Dear Editor,
Although, at this stage it may not be wise to pre-empt the findings of the TRRC report, most Gambians will reach to their own conclusions when it is appropriate to do so.Whether that would be writing a book, or to organise workshops and seminars in order to enlighten the people perhaps only time will tell. However, since the commission has received the testimoniesfromover 60% of potential witnesses thus, I think for now it’s possible to make a sensible assessment.

First, let me take this opportunity to commend the patienceand understanding that victims and their familieshave exercised; they have shown enormous restraint during this difficult period taking in to account the emotional pain and psychological trauma which they had to endure for many years. Despite that they allow the due process to take place without interruption or discontent. Even in Western societieswhere people are quite familiar with public enquiries when high profile witnesses make appearances to give evidence, there would often be haggles and utterance from the public towards them. But ours has been good so far. Sanna Saballyand Edward Singhateh gave their testimonies at the commission in a calm and cool environment without any hiccups which is really commendable. It has demonstrated that Gambians can show maturity in their internal affairswhen they have been given the opportunityto do so.

Second, human affairs are not meant to be perfect though, but members of thecommission from top to the bottom are professional men and women who are profoundly dedicated to serving their country at this pivotal time. There is no doubt that the monumental task they face could be quite challenging. Hence,in such an intense atmosphere there is a slight chance that occasionally the manner in which they approach the witnesses may fall short of our expectations but notwithstanding, they are doing a great job. I am sure Gambians are grateful for their efforts and history will judge them kindly.

In addition, I think the commissioners will take into consideration that in a society where people are not accustomed to keeping records and usually they would even forget to remember their own child’s date of birth – asking them to remember the sequence of events which took place many years ago with impunity would be much harder than most people can imagine. It wouldn’t necessarily imply that they are liars or they are not willing to cooperate. However, I don’t dismiss entirely the fact that when people have beengiven the chance to tell the truth nothing but truth with the option to not incriminate themselves, naturally there would be a tendency for deception.

Third, people commit heinous crimes across the world.Those who have being accused of committing such crimes whohave been given the chance to come forward and share their side ofthe story affords the possibility of forgiveness and reconciliation.In that regard, I am sure most Gambians willagree with me that after the admissions by Mr. Edward Singhateh and Mr. Sanna Sabally to crimes which they have alleged to have committed and subsequently asking for forgiveness with genuine remorse, will go a long way to nurturing the nationwide healing process. Before their appearance the duo was never spoken of in favourable termsin our vocabularies.However, their cooperation with the commission suggests that reconciliation with the families might be inevitable. I am sure even Mr. Yankuba Touray who initially refused to comply with the commission may now regret that decision. I hope when another opportunity is offered to him, he will embrace it and come forward so that we can turn the page and start working together to build our nation.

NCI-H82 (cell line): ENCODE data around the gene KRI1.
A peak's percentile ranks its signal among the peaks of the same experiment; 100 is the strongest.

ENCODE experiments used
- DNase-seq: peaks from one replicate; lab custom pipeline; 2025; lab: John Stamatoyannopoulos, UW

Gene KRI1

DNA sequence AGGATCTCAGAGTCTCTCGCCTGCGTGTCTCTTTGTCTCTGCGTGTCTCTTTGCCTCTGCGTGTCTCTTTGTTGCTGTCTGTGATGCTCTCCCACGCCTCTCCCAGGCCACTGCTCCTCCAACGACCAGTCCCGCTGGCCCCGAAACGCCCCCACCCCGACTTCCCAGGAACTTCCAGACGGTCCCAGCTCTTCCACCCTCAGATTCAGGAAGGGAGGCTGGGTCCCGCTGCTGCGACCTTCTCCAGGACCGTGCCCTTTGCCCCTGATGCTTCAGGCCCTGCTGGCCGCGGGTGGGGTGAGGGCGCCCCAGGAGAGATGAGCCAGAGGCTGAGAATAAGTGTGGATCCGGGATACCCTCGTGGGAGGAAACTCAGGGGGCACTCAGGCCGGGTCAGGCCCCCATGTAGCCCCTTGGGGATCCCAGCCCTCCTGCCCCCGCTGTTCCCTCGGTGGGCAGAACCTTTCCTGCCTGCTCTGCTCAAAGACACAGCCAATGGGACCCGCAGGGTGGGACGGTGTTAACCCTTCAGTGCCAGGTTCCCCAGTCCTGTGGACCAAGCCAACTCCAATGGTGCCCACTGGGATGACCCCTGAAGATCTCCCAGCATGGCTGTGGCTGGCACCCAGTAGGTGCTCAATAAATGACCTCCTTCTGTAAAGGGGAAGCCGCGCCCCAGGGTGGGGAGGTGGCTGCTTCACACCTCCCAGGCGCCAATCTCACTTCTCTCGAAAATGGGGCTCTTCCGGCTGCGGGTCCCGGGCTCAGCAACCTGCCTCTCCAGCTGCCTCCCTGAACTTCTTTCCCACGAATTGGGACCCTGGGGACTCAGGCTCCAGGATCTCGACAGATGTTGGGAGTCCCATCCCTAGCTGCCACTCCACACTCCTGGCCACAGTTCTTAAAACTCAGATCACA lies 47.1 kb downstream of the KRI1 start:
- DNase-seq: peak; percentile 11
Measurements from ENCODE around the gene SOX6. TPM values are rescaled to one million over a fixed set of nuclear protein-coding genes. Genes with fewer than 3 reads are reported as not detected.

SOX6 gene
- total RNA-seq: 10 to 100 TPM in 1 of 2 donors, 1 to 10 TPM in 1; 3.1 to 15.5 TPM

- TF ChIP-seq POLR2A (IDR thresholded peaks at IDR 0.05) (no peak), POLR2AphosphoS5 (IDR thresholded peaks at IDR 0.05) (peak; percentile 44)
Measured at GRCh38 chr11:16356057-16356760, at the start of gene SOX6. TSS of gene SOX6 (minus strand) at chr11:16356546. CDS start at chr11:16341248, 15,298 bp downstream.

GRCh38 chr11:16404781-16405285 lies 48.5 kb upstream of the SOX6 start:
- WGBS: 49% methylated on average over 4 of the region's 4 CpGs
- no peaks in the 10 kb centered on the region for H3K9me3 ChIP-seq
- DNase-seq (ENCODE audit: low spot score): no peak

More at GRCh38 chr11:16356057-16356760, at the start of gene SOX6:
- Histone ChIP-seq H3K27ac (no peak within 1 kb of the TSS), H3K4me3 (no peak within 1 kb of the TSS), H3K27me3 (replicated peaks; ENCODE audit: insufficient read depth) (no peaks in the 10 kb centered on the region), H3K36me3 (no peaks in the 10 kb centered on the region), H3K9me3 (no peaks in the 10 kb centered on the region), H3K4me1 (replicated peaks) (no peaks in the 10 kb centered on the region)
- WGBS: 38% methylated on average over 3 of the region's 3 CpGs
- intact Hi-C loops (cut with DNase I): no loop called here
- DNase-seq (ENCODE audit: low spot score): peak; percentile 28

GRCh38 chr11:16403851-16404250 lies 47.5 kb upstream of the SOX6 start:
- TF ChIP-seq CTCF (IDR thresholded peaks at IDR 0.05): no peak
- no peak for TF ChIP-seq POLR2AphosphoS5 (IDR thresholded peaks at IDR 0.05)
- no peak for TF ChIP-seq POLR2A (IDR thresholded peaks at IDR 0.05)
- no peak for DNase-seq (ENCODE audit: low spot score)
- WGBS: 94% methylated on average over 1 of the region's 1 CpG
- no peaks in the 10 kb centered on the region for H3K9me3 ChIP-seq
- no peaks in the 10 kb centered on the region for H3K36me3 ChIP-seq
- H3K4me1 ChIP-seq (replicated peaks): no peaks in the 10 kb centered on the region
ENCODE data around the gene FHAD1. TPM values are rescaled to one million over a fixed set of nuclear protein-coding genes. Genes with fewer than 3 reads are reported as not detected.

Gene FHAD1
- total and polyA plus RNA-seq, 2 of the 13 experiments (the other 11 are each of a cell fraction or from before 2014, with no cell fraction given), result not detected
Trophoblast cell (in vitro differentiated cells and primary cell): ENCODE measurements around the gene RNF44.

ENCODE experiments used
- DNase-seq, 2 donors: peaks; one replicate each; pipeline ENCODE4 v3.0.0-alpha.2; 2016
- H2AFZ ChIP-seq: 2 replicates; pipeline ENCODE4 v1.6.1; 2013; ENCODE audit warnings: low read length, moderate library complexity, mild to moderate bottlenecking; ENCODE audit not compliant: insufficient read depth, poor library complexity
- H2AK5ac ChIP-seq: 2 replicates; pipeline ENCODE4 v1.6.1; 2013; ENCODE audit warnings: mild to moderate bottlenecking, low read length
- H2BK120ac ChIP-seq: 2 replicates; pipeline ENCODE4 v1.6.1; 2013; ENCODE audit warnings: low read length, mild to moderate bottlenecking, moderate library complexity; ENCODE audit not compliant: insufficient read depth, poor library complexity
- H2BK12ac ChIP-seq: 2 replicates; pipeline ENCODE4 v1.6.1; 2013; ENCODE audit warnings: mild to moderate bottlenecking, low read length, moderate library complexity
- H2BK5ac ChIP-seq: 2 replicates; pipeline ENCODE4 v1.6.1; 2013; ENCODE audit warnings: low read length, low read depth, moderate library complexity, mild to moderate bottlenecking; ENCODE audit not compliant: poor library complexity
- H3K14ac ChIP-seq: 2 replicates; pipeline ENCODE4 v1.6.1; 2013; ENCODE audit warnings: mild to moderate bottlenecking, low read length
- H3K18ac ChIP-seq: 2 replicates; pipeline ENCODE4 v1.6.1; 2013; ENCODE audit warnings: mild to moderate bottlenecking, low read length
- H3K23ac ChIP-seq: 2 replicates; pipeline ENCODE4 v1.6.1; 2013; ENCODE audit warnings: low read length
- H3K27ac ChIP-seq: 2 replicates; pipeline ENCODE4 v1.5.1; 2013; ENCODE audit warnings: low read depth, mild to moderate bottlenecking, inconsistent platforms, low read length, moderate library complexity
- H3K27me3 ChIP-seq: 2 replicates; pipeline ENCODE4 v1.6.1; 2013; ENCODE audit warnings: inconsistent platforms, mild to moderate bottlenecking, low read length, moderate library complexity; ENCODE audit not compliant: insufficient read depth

Forth, during Mr. Singhateh’stestimony he suggested thatdetails concerning the initial planning stage of the 1994 coupmay still be sensitive and consequently for security reasons, it may not be suitable for public consumption (taking into account the current security climate in our region).I think that was wise because it was a long-held concern for me. I am not sure if opportunities were missed by previous witnesses who appeared before him.  I could still recall that in 2009 when the UK government established the Chilcot Inquiry to investigate the build up to the Iraq War, certain individuals with security backgrounds were not allowed to give testimony until they could be given the assurances that sensitive information in relation to national security would not be disclosed. Thisreinforces my argument that in the interest of fair hearings, people with military backgrounds from the GNA should be included in the main panel to ensure that vital opportunities are not missed.

Finally, I think we should be alarmed that ministers from the first republic with the wealth of experience were labelled by the military junta as corrupted and crooked. Again,formerministries belonging to the second republic with vastexperience were also libelled as killers and criminals. Right now, despite Barrow’s government best efforts for economic growth and good governance most people in the country are not hugely optimistic with the current dispensations. My question is this:

Where are we going to find role models for our children?  And what does NEVER AGAIN truly mean to average Gambians?

I am not entirely sure if Commissions of Inquiries are the solutions to our challenges.Perhaps that would be a debate for another day.But for now: May God blesses everyone.

One Gambia one people
Yaya Sillah

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